If getting it “all out there” means getting any amateur tendencies out of his system, Goro seems to have pulled it off. His second feature film, From Up on Poppy Hill (released Friday in New York and in wide release March 30) was the top-grossing film in Japan in 2011 and expertly carries forward the Studio Ghibli torch. With a script co-written by Hayao and adapted from the 1980 comic book by Chizuru Takahashi and Tetsuro Sayama, the film takes place in 1963 Yokohama, a time when a palpable nostalgia for what was lost during World War II and the Korean War still permeated Japan, then preparing to host the 1964 Olympics. The era’s atmosphere of recovery and upbeat bravado is conveyed with jazzy period pop music and visually resplendent painted vistas—and Umi, a high-school junior whose father died in the Korean War, but she still sends up the signal flags that were used to hail him home every day.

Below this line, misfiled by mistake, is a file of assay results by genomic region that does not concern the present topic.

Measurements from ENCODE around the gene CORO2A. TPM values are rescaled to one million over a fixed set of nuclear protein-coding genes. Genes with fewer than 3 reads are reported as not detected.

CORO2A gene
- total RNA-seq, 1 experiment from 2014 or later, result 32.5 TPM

At school, Umi meets Shun, an editor of the school paper who is leading the effort to preserve a Meiji-era building that the boys use as a clubhouse. Shun develops a crush on Umi, and after enlisting the female half of the student body to help save the boys’ building, Umi falls for Shun too—but a surprisingly devastating secret about their family past threatens to put an end their budding relationship.